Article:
Teaching children the Bible
From preschool to preteen
- Bible overview for kids
- Facts about the Bible
- Importance of reading the Bible ...and more!
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Teaching children the Word of God is the only way of preparing them to make the most important decision of their lives—where they will spend eternity. A wise man, through observation and the Holy Spirit's inspiration, came to understand this important truth: “Train a child in the way he should go, and when he is old he will not turn from it” Proverbs 22:6.
Because it is so important to shape and guide children, God has given them the capacity to receive and understand spiritual truths from an early age.
Children are trusting by nature and will believe whatever adults tell them—be it fairy tales, arbitrary facts or Bible stories. They believe the miracles in the Bible without question and find it easy to talk to their unseen friend Jesus. Children are also keen to discover and learn new things. They easily learn new songs and Bible verses and they love to listen to stories.
But where does one start, and is it enough to keep telling children the same Bible stories? Although children have the same Holy Spirit who indwells adults, and although God’s Word is as powerful in their lives as it is in ours, a structured plan will go a long way to helping them ‘fit the pieces together’—not just getting the Bible stories in the right order, but realizing how the truths of the Bible form part of their everyday lives.
Bible teaching plan
Facts, Truths and Application
A child is never too young to hear about creation, about God's love, about Jesus, and about the many wonderful Bible stories. There is no specific order in which stories need to be told. Every story helps us to get to know what God is like, what we are like, and the way God wants us to live.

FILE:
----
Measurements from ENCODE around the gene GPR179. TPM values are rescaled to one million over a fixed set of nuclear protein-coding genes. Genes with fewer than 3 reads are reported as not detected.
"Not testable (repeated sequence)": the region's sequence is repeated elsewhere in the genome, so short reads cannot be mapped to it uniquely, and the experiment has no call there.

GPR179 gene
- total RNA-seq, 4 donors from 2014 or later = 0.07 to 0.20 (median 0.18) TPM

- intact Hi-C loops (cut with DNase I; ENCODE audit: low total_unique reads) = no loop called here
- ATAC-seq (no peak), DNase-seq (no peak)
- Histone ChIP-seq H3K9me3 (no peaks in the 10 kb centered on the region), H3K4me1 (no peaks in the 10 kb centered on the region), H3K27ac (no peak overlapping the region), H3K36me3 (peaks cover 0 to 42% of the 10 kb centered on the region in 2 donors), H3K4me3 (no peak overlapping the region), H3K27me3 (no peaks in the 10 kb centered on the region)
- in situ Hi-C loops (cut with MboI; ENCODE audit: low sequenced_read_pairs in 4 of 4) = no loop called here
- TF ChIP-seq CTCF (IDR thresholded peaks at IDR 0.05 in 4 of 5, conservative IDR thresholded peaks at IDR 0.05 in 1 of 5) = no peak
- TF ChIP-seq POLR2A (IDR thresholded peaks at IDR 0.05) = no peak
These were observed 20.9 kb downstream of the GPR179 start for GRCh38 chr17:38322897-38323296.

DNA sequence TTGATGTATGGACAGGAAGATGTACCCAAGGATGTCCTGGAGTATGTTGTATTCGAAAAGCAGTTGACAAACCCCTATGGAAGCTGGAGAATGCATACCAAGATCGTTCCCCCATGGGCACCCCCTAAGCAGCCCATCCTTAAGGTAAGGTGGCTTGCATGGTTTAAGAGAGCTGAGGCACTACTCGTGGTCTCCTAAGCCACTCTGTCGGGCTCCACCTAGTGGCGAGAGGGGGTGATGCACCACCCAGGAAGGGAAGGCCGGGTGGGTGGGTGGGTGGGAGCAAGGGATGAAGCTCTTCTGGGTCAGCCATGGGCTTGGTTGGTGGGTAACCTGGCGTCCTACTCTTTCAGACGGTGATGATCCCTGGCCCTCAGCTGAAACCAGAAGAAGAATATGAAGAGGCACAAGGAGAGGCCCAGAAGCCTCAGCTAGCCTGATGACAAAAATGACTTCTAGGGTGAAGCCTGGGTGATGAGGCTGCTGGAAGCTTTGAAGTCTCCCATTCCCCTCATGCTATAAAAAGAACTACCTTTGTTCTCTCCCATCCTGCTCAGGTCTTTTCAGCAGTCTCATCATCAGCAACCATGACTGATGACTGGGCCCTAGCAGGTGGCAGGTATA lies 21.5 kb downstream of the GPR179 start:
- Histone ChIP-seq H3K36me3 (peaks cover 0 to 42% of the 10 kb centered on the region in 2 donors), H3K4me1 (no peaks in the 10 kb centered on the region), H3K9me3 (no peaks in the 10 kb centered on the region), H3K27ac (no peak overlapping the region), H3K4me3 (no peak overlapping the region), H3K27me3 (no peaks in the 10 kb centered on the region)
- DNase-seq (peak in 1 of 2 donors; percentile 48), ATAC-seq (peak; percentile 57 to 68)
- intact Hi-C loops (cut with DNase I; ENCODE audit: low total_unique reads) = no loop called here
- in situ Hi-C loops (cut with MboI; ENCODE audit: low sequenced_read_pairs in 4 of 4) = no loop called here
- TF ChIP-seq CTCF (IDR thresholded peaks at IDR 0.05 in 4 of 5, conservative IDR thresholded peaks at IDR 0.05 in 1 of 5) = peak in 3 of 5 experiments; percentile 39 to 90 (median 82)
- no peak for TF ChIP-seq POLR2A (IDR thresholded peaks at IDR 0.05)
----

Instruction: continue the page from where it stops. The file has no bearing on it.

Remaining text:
When teaching the Bible one can use three progressive steps:
- telling the details of the Bible story;
- adding a spiritual lesson;
- applying the truths of God's Word to everyday life.
Facts, Truths, and Application build on each other as the child progresses from infancy to adulthood.
A house without a foundation is unstable and, eventually, it will start to crack and crumble. Relating this analogy to our spiritual lives, the facts we learn from the Bible are the foundation stones upon which our spiritual insight is based. Without Bible knowledge there is little to build on and our hearts become the construction ground of false teaching and worldly philosophies; and because these are not based on the truth of God's Word, our spiritual lives stand on shaky ground. Bible knowledge does not ensure salvation but it does give children the opportunity to build their lives on the foundation of Truth.
Facts from the Bible can be taught from the earliest years of a child because these relate to the characters and events that make up the many well-loved stories. The 'Who, What, When and Where' are the facts of a Bible story.
(At a young age when children are not yet able to differentiate between fact and fiction. it is important to let them know that everything they hear from the Bible actually happened. The Bible is true—it is not just another story book.)
Download a list of Bible story references—characters and events.